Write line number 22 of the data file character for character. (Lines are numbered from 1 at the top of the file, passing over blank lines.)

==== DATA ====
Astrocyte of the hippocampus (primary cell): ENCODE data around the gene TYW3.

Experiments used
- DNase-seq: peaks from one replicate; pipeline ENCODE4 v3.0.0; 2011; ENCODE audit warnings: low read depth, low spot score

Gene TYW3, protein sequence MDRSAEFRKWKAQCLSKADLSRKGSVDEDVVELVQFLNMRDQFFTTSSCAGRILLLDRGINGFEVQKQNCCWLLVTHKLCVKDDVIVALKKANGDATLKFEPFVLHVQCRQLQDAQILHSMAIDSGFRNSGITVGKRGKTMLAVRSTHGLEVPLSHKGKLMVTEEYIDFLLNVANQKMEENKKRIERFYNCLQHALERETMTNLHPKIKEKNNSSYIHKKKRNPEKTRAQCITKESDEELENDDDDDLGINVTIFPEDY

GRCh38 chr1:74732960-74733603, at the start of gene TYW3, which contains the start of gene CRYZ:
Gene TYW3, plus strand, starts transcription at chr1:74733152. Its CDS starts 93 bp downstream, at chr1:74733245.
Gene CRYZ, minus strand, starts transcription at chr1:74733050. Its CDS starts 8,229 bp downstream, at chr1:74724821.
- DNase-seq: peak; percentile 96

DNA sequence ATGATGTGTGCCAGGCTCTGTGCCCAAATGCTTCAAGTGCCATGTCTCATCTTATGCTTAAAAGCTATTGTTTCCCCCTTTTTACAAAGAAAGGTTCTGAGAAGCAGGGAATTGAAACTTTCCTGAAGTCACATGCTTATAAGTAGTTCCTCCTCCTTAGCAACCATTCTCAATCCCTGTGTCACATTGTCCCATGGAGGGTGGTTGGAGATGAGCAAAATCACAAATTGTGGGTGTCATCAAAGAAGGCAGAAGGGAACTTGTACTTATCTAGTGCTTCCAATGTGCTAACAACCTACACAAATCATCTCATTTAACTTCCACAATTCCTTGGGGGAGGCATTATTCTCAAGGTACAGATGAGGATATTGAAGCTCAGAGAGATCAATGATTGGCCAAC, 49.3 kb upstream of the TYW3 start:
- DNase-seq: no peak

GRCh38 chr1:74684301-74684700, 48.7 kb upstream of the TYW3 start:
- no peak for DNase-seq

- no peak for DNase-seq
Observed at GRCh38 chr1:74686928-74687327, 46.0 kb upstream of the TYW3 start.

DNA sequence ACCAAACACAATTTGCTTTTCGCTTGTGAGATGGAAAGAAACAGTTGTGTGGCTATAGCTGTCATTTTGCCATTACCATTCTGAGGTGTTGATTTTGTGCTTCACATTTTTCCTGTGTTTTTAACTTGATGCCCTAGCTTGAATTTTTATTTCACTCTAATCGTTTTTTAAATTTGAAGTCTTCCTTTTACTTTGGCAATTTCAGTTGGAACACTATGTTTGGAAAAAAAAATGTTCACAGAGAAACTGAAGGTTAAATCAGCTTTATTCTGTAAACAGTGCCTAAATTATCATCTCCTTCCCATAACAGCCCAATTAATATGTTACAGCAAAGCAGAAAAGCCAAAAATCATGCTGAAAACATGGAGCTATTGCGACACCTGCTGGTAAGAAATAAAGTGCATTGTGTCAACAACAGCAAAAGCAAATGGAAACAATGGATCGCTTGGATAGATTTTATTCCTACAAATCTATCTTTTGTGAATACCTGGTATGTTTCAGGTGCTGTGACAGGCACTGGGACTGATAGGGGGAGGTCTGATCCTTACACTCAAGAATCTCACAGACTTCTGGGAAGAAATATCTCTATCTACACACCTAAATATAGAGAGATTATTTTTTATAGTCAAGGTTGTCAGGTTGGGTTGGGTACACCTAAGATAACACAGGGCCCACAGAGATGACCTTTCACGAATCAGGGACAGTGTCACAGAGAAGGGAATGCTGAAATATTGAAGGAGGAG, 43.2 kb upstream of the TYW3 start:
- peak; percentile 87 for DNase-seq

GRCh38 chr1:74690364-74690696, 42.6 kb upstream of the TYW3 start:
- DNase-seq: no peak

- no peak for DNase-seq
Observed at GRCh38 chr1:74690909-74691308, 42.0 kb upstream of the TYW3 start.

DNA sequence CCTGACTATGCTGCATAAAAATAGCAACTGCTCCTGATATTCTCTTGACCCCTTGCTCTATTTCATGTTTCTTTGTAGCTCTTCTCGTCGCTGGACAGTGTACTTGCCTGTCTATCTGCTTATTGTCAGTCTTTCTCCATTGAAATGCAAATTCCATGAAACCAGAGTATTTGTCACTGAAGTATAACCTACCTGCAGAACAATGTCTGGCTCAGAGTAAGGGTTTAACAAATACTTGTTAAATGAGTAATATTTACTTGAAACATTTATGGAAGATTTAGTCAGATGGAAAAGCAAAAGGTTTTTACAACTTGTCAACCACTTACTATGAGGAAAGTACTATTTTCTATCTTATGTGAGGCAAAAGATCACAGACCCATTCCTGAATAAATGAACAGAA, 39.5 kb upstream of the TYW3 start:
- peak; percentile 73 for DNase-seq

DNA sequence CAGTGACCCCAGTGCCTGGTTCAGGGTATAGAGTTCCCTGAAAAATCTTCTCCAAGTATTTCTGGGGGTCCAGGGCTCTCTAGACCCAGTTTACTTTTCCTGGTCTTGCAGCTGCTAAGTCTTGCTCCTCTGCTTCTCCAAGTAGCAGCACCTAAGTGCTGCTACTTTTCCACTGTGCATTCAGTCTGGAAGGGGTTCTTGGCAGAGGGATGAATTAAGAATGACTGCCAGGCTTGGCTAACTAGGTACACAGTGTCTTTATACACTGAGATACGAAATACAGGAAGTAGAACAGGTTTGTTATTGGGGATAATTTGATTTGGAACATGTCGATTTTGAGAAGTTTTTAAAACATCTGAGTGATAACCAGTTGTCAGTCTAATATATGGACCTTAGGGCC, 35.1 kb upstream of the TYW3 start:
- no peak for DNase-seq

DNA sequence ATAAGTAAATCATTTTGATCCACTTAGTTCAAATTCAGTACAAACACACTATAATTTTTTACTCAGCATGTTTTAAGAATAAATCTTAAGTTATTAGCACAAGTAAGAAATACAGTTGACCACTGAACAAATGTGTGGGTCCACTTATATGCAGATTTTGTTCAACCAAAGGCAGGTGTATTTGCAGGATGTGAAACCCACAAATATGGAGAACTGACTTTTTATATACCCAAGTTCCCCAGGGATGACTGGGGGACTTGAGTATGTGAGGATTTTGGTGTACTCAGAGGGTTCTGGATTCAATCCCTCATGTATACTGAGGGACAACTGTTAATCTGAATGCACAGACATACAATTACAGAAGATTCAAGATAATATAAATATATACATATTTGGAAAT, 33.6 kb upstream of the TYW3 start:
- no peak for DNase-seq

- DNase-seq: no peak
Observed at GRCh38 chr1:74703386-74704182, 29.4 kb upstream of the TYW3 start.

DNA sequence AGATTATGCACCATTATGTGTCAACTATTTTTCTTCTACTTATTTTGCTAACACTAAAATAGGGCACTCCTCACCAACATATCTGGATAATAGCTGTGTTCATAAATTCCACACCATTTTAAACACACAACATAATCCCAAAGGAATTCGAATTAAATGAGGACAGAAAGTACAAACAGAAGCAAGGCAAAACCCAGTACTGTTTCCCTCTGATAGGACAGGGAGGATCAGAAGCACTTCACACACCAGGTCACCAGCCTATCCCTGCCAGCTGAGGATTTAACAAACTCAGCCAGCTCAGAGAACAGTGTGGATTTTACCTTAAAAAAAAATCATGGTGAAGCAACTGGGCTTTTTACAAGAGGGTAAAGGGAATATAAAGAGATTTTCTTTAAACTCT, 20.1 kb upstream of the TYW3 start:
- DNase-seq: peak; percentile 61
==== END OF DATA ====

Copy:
- peak; percentile 73 for DNase-seq